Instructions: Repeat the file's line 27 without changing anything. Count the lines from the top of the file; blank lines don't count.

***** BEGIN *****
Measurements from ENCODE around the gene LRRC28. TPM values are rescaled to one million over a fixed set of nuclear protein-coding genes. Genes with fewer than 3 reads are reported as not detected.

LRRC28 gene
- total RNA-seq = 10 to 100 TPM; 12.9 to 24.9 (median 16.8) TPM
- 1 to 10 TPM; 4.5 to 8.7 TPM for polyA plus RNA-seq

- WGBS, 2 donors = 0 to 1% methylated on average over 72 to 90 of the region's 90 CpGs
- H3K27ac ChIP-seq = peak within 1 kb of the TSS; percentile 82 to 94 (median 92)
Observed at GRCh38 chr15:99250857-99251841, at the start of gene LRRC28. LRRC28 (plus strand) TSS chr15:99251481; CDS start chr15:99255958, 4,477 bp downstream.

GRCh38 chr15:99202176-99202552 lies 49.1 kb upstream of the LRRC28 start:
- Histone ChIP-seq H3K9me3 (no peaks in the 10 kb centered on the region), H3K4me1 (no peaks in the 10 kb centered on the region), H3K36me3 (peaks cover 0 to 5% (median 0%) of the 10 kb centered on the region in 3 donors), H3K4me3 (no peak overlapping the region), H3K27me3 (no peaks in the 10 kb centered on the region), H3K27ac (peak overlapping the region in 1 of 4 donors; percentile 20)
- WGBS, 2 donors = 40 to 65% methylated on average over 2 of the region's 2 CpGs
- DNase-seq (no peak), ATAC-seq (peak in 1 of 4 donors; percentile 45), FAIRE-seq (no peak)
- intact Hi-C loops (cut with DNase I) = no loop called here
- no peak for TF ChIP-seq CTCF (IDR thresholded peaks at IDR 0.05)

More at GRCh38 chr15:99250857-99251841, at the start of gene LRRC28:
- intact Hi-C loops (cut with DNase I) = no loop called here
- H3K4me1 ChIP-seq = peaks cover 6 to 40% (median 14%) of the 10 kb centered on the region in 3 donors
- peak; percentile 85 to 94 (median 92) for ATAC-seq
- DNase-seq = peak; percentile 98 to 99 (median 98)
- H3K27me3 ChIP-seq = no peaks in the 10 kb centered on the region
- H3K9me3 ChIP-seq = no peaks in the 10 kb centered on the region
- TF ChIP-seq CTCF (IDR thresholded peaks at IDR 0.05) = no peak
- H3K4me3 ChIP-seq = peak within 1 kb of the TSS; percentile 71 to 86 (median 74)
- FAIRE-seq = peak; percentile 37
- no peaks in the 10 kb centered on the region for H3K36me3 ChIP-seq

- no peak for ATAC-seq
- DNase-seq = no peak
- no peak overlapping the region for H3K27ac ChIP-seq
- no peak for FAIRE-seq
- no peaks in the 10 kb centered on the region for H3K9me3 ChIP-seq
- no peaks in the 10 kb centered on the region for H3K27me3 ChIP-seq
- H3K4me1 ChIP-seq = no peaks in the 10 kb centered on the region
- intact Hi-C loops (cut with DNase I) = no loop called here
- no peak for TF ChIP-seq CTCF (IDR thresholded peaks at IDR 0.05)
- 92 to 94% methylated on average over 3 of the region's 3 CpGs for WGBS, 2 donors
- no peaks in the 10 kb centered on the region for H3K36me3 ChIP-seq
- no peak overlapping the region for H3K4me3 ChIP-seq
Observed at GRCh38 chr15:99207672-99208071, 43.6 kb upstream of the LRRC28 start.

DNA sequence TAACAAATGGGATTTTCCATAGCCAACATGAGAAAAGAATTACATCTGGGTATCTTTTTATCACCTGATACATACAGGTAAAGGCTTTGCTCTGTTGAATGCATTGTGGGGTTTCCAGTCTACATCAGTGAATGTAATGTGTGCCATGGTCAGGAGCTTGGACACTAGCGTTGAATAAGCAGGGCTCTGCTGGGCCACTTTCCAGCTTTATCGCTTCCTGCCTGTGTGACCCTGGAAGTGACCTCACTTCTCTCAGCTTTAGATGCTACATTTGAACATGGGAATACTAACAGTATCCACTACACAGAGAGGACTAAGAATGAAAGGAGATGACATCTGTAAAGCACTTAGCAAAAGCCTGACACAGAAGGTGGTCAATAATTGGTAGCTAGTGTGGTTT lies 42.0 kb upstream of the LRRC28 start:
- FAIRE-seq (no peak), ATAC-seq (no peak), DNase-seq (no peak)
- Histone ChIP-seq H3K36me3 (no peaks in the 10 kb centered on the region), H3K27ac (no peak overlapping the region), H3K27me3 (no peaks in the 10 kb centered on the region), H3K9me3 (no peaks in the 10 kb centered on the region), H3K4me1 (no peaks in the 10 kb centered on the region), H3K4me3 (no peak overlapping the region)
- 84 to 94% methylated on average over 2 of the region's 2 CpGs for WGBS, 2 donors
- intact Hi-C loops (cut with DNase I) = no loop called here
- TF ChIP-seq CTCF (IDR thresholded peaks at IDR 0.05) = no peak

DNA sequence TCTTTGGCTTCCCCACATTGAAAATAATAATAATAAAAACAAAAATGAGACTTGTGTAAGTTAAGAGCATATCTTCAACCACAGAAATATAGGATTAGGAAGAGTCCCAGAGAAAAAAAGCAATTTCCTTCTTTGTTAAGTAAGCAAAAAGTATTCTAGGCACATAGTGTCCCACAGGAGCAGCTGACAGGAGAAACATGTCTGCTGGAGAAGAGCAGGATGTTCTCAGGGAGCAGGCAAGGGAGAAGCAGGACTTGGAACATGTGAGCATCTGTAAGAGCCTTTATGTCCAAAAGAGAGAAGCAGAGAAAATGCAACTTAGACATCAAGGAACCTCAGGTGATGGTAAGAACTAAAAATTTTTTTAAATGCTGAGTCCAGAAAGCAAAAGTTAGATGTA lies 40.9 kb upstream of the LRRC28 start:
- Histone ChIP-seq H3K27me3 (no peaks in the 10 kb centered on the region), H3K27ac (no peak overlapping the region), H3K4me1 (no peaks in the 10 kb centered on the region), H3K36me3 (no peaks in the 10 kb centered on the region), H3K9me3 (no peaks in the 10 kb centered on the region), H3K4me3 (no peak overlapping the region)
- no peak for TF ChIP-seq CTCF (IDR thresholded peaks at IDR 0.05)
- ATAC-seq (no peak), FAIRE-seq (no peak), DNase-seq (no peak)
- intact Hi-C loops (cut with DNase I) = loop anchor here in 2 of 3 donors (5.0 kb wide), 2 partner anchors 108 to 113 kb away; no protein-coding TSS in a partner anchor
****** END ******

- no peak overlapping the region for H3K27ac ChIP-seq